Machine Learning Predicts How DNA Breaks Under CRISPR
By Allison Proffitt
November 8, 2018 | In a study published yesterday in Nature, researchers created a machine-learning model—inDelphi—that predicts how human and mouse cells will respond to CRISPR-induced breaks in DNA. The team discovered that cells often repair broken genes in ways that are precise and predictable, sometimes even returning mutated genes back to their healthy version.
The work—led by David Liu of the Broad Institute; David Gifford of MIT; and Richard Sherwood of Brigham and Women’s Hospital—suggests that the cell’s own repair mechanisms could one day be combined with CRISPR-based therapies that correct gene mutations by simply cutting DNA precisely and allowing the cell to naturally heal the damage (https://doi.org/10.1038/s41586-018-0686-x).
When CRISPR makes a targeted break in DNA, repairs can be made with a DNA template, which can be very precise, but is not very efficient, and by end-joining, efficient but not very controllable.
“End joining can be thought of as a ‘willy-nilly’, no-holds-barred effort to repair the cut into a form that CRISPR can no longer recut,” write the authors on the inDelphi public website. “The results are ‘ugly’ insertions and deletions which are hugely diverse and heterogeneous in different cells.”
And yet templated repair is a “minority product,” explains Rich Sherwood. “Even in the best of cases, it’s happening at maybe 20-30% efficiency. The rest of the cells are doing end-joining repair.”
So how do all the rest of those repairs work? To make sense of it, Sherwood and his colleagues constructed a library of 2,000 Cas9 guide RNAs (gRNAs) paired with DNA target sites, and they observed how cells repaired the breaks at each of the 2,000 sites.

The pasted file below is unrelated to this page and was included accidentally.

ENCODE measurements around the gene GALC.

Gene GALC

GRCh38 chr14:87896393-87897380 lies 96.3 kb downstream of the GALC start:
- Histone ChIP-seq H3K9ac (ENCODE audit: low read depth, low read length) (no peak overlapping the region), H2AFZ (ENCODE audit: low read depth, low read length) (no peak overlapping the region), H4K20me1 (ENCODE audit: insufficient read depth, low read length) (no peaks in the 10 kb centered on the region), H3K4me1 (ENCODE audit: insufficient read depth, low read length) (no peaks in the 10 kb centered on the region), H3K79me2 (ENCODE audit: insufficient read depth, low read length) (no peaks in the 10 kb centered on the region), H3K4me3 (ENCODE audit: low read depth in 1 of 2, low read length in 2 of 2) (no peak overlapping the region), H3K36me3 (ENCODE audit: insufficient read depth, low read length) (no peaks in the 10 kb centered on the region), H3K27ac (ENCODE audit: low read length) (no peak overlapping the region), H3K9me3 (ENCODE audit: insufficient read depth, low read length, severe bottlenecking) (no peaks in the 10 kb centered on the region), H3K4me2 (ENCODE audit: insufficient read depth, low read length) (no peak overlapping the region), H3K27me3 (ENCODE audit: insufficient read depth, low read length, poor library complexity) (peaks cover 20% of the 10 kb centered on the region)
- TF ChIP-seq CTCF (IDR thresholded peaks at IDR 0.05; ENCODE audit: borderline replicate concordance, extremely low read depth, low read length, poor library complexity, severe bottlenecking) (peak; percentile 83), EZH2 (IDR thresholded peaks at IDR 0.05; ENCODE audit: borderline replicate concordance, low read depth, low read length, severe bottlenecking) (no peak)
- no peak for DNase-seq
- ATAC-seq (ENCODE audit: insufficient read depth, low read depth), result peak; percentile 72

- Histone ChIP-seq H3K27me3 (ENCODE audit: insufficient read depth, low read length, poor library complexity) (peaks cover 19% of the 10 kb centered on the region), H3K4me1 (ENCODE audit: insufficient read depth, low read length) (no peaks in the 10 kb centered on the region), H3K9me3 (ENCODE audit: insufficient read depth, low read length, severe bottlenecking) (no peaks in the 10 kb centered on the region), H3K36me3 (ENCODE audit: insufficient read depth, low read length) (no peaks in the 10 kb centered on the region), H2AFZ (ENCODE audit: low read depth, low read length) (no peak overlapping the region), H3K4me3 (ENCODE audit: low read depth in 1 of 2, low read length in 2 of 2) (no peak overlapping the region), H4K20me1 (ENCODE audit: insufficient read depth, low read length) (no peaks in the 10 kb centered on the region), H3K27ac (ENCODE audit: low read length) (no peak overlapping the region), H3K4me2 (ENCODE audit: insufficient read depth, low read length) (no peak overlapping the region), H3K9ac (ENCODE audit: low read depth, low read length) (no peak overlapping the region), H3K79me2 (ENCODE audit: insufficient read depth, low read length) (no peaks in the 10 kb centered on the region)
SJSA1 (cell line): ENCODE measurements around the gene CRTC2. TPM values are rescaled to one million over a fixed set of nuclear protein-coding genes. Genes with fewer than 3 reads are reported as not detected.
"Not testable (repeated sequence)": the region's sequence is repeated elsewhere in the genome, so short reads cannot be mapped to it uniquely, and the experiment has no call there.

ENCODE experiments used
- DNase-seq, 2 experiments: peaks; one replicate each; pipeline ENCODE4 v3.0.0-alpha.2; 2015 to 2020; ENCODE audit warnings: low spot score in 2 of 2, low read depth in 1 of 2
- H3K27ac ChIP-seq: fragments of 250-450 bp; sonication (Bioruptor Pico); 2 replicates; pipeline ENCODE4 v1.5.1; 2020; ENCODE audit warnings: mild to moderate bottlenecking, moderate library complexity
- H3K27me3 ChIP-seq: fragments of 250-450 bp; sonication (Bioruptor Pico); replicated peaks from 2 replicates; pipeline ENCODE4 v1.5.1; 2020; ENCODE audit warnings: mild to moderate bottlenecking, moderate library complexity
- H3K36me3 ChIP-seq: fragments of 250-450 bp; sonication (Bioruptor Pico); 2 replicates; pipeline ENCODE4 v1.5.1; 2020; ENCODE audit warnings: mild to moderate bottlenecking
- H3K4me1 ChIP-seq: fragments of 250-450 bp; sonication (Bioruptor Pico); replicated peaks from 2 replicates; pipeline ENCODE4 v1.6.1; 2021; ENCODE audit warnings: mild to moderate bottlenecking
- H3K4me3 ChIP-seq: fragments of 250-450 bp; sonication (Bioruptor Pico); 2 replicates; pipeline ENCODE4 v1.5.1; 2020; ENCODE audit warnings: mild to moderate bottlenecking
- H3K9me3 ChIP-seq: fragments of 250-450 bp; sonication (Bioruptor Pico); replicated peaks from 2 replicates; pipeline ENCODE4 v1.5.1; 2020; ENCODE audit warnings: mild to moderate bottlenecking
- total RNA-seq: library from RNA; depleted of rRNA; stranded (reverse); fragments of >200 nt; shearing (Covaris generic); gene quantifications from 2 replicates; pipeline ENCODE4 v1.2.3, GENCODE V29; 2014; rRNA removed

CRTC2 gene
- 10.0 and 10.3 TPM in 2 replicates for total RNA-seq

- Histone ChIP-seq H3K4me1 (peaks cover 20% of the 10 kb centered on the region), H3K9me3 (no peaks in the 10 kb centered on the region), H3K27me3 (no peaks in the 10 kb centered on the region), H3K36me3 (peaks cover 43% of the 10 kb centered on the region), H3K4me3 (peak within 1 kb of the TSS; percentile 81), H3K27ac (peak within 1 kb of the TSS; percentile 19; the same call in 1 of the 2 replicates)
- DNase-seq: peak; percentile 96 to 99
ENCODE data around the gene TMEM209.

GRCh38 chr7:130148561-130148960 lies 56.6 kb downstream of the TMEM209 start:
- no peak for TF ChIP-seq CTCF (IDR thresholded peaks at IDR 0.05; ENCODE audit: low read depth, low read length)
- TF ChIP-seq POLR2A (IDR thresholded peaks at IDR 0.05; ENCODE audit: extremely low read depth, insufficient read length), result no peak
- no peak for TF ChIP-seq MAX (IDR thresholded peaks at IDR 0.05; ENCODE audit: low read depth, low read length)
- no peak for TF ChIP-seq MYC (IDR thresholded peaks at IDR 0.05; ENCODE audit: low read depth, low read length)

“We find that the average [break] site has well over 200 different repair genotypes, and they’re distributed non-uniformly,” Sherwood said. For instance, maybe a particular break spot would be repaired with a single base pair insertion 12% of the time, but a 1-bp deletion only happened 3.5% of the time. “We tended to break each site at least 1,000 times to get to that level of confidence.”
The researchers put all of the resulting data into inDelphi, training the algorithm to predict how the cell would responded to cuts at each site. And they found that inDelphi could discern patterns at cut sites that predicted what insertions and deletions would be made in the corrected gene. The algorithm was able to predict the heterogeneous (100+ unique) mixture of indels resulting from microhomology-mediated end-joining (MMEJ) and non-homologous end-joining (NHEJ) at a CRISPR-induced cut. Across cell-types, they found that three repair classes constitute 80-95% of repair outcomes: 1-bp insertions, microhomology deletions, and microhomology-less deletions. For each cut site, inDelphi assigns a precision score, a microhomology strength score, and a frameshift frequency.
To confirm these findings, the team used select gRNAs to correct mutations in cells collected from patients with genetic diseases that result from microduplications: Hermansky-Pudlak syndrome, especially common in Puerto Ricans, which causes blood clotting deficiency and albinism; and Menkes disease, which results in copper deficiency. The team also generated cells with microduplications found in patients to result in familial hypercholesterolemia a disease in which LDL cholesterol levels are abnormally high. For all three diseases, delivering the appropriate Cas9 and guide RNA corrected the mutation with high efficiency.